Bahamas Press now shares the story written by Denis Slattery of the New York Daily News:

A bombshell unauthorized biography by journalist Jerry Oppenheimer, “RFK Jr.: Robert F. Kennedy Jr. and the Dark Side of the Dream,” out Sept. 22 from St. Martin’s Press, tells the haunting past that kept Kennedy from following in his father’s footsteps.

The 61-year-old environmental lawyer and activist, nephew of President John F. Kennedy and once named one of Time magazine’s “Heroes for the Planet,” appears in the titillating tome as a selfish boor with a wild upbringing whose actions drove his second wife to suicide.

Now, reading this book has quickly opened our eyes to the folks behind Louis Bacon’s Save da Bays team.

Heroin Addicts? Well, Chile, Please!

We report yinner decide!

1 COMMENT

  1. Stop the drug war with objective of shutting down the black market. The drug war has failed. The drug war is driving the problems, not fixing them. Decriminalization/legalization is necessary, it needs to be backed up with public health announcements explaining exactly why it is needed. Its not in any way condoning the abuse of addictors, it is done bc the alternative, the drug war, has made things infinitely worse on almost every level, to include making drugs abundantly available to any & all that wants them.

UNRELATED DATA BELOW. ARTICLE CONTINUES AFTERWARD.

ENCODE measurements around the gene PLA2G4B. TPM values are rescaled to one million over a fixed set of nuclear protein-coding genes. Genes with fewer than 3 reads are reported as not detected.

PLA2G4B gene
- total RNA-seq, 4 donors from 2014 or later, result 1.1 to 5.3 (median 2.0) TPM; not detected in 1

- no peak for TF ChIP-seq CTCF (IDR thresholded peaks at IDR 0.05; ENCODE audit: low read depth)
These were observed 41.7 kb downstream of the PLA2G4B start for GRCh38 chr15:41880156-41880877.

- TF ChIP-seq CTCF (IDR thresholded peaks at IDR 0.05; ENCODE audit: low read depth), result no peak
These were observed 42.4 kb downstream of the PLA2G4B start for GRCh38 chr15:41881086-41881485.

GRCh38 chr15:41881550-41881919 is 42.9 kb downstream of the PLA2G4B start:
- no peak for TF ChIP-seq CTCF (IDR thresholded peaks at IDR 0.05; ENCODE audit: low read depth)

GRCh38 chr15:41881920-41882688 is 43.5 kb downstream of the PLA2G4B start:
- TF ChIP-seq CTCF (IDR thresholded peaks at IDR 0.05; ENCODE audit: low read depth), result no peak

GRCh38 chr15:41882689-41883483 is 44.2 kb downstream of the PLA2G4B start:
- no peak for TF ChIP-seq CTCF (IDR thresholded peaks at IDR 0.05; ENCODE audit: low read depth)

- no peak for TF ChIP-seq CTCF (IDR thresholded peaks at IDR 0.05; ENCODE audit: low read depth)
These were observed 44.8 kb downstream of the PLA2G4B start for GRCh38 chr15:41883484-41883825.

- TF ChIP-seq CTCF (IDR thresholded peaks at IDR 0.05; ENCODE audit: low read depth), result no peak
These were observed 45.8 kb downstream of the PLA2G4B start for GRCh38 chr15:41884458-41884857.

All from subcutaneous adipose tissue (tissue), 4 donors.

We need to pull LE out of the drug biz – that will free up a lot of resources currently chasing their collective tails. When the laws create more harm and cause more damage than they prevent, its time to change the laws. The $1 TRILLION so-called war on drugs is a massive big government failure – on nearly every single level. Its way past time to put the cartels & black market drug dealers out of business. Mass incarceration has failed. We cant even keep drugs out of a contained & controlled environment like prison.